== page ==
Effectiveness of levobetaxolol and timolol at blunting retinal ischaemia is related to their calcium and sodium blocking activities: relevance to glaucoma

Effectiveness of levobetaxolol and timolol at blunting retinal ischaemia is related to their... Glaucoma is a chronic optic neuropathy in which retinal ganglion cells die over a number of years. The initiation of the disease and its progression may involve an ischaemic-like insult to the ganglion cell axons caused by an alteration in the quality of blood flow. Thus, to effectively treat glaucoma it may be necessary to counteract the ischaemic-like insult to the region of the optic nerve head. Studies on the isolated optic nerve suggest that substances that reduce the influx of sodium would be particularly effective neuroprotectants. Significantly, of the presently used antiglaucoma substances, only β-blockers can reduce sodium influx into cells. Moreover, they also reduce the influx of calcium and this would be expected to benefit the survival of insulted neurones. Betaxolol is the most effective antiglaucoma drug at reducing sodium/calcium influx. Our electroretinographic data indicated that topical application of levobetaxolol to rats attenuated the effects of ischaemia/reperfusion injury. Timolol was also effective but to a lesser extent. Based on these data we conclude that β-blockers may be able to blunt ganglion cell death in glaucoma, and that levobetaxolol may be a more effective neuroprotectant than timolol because of its greater capacity to block sodium and calcium influx. http://www.deepdyve.com/assets/images/DeepDyve-Logo-lg.png Brain Research Bulletin Elsevier

Effectiveness of levobetaxolol and timolol at blunting retinal ischaemia is related to their calcium and sodium blocking activities: relevance to glaucoma

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Abstract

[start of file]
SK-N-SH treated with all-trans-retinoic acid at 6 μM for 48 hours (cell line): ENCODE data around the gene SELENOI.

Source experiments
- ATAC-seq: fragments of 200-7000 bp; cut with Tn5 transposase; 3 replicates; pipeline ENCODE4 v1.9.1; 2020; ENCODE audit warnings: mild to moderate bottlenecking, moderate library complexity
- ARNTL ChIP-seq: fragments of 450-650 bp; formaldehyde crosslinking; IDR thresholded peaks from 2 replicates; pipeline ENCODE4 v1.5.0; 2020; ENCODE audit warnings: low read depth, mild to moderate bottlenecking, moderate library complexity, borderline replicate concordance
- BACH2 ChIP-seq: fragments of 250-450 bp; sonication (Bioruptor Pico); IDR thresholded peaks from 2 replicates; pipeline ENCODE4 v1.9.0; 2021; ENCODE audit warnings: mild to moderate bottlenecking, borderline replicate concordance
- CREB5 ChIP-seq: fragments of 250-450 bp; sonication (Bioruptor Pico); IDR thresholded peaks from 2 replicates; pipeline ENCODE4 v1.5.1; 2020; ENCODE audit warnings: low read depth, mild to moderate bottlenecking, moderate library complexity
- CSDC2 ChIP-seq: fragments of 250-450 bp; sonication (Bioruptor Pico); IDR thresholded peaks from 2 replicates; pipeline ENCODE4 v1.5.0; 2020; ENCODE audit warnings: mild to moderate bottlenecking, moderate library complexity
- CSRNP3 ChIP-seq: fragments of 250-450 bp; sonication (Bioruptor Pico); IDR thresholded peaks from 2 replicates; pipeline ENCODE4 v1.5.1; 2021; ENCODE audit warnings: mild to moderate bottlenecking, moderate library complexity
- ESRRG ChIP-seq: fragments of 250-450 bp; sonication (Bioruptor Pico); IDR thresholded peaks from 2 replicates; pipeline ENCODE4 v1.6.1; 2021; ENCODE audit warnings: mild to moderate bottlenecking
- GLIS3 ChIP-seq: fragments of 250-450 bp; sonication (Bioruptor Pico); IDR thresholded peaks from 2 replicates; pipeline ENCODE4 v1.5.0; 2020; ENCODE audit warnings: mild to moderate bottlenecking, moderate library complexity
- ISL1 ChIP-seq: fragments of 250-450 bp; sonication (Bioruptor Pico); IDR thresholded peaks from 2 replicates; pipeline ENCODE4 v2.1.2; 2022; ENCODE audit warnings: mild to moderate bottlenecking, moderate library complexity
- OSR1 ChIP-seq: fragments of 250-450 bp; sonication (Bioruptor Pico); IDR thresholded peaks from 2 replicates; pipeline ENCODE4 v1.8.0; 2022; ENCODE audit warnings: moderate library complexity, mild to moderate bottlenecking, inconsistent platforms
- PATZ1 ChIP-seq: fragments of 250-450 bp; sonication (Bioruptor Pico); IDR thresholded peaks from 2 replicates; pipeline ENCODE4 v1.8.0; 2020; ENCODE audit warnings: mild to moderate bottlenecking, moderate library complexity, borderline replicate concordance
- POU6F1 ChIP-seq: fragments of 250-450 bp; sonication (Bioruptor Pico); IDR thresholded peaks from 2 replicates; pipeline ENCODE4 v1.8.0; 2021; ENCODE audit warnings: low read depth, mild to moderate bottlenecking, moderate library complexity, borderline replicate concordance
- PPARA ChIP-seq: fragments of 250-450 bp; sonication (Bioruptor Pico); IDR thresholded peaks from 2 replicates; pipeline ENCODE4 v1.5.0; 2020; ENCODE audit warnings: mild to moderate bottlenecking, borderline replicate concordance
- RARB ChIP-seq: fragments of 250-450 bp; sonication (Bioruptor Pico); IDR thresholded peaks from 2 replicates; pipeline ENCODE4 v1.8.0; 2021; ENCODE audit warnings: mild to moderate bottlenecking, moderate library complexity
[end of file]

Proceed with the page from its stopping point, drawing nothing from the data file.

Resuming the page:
Glaucoma is a chronic optic neuropathy in which retinal ganglion cells die over a number of years. The initiation of the disease and its progression may involve an ischaemic-like insult to the ganglion cell axons caused by an alteration in the quality of blood flow. Thus, to effectively treat glaucoma it may be necessary to counteract the ischaemic-like insult to the region of the optic nerve head. Studies on the isolated optic nerve suggest that substances that reduce the influx of sodium would be particularly effective neuroprotectants. Significantly, of the presently used antiglaucoma substances, only β-blockers can reduce sodium influx into cells. Moreover, they also reduce the influx of calcium and this would be expected to benefit the survival of insulted neurones. Betaxolol is the most effective antiglaucoma drug at reducing sodium/calcium influx. Our electroretinographic data indicated that topical application of levobetaxolol to rats attenuated the effects of ischaemia/reperfusion injury. Timolol was also effective but to a lesser extent. Based on these data we conclude that β-blockers may be able to blunt ganglion cell death in glaucoma, and that levobetaxolol may be a more effective neuroprotectant than timolol because of its greater capacity to block sodium and calcium influx.

Journal

Brain Research BulletinElsevier

Published: Feb 15, 2004

References

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